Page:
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Hi all, I'm new here, I love gardening, I don't really have much of a clue what I'm doing, I just seem to throw things in and hope for the best, I love Dhalia though and can't wait till July/Aug to see my Dhalia Vulkan again, any way i was wondering if some of you nice people can help, I have a friend up in Scarborough who has just moved into a new house, and he's asked me if I could identify this for him, I couldn't and have no idea what it is, can anyone here help,

Its planted in sandy soil he tells me, and a few of them about, he didn't know wheter it was somekind of orchid, by I'm not so sure..Any help please.




Is this in flower now Chris?

Im not sure Nutcutlet, I think its just starting out as he's only just moved in ( March/April) and he's not mentioned it before

Yeah you could be right , I've just googled it and the pics are very similar, you absolute star Charley Farley



I think you are right, butterbur generally comes up with the flowers first, and then the large leaves follow a little later.


That's what I was thinking but hoped I was wrong. 


Too late for Chris's friend I fear


I just love Butterbur - I think it's gorgeous - ok so it spreads, but if you're lucky enough to have lots of room and a wild patch it's fabulous - the bees love it in early spring and as you said, it looks amazing.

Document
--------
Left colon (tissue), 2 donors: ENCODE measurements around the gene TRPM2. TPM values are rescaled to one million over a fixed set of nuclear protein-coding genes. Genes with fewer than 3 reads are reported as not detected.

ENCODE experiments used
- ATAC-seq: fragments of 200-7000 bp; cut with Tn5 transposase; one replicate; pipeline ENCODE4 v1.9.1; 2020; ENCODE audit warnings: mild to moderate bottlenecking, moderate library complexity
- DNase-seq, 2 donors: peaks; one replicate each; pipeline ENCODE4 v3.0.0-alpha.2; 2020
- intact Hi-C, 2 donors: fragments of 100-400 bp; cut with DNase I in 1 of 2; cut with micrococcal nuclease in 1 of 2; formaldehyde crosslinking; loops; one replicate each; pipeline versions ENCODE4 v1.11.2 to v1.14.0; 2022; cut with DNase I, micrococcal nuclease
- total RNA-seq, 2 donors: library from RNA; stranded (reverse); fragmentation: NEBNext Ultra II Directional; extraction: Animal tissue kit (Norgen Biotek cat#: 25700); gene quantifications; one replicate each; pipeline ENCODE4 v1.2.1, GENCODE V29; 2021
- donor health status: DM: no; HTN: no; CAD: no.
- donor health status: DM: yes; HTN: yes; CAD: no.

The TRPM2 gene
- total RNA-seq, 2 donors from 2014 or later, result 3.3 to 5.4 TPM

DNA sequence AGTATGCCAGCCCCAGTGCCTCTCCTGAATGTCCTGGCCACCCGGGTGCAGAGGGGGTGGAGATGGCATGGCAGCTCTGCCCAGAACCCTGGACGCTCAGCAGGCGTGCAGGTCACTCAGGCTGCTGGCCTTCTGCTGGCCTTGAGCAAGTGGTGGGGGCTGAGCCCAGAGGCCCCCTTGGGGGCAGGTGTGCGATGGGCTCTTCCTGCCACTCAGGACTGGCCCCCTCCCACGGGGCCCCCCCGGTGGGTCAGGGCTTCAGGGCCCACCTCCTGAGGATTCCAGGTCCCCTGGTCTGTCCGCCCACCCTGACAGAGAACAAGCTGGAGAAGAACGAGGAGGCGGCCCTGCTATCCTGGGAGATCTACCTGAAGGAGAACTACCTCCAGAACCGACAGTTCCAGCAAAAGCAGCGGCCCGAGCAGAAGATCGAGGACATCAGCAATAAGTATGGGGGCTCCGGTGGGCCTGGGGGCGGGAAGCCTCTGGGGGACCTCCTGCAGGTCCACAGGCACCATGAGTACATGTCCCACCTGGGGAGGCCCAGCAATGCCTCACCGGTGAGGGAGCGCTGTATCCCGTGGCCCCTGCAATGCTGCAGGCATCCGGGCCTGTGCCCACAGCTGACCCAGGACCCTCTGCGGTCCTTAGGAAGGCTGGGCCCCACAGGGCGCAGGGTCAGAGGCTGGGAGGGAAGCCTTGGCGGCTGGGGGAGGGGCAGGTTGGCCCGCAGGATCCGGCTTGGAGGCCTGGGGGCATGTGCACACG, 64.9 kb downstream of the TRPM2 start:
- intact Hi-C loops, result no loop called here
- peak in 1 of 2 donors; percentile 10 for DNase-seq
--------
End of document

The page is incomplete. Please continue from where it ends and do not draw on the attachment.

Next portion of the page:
There used to be so much of it around when I was a child, but I don't see it so much any more - those huge leaves we used to use as sunshades or umbrellas - back in the 'olden days' the leaves were used to wrap butter in to keep it cool - hence it's name.  

Alien invader ?? Is it poisonous then Woodgreen wonderboy, obviously i'll have to let him know


It's used in herbal medicine - can decrease swelling and lots of other uses - I wouldn't recommend eating it as too much can cause problems, but my understanding is that it shouldn't cause a problem if a curious child nibbled a bit.  We certainly used to play with it as children - using the big leaves as plates for our sandwiches - and as I said, dairy maids used the leaves to wrap butter in, and the human race has survived.

It's not anything to be frightened of, IMHO 

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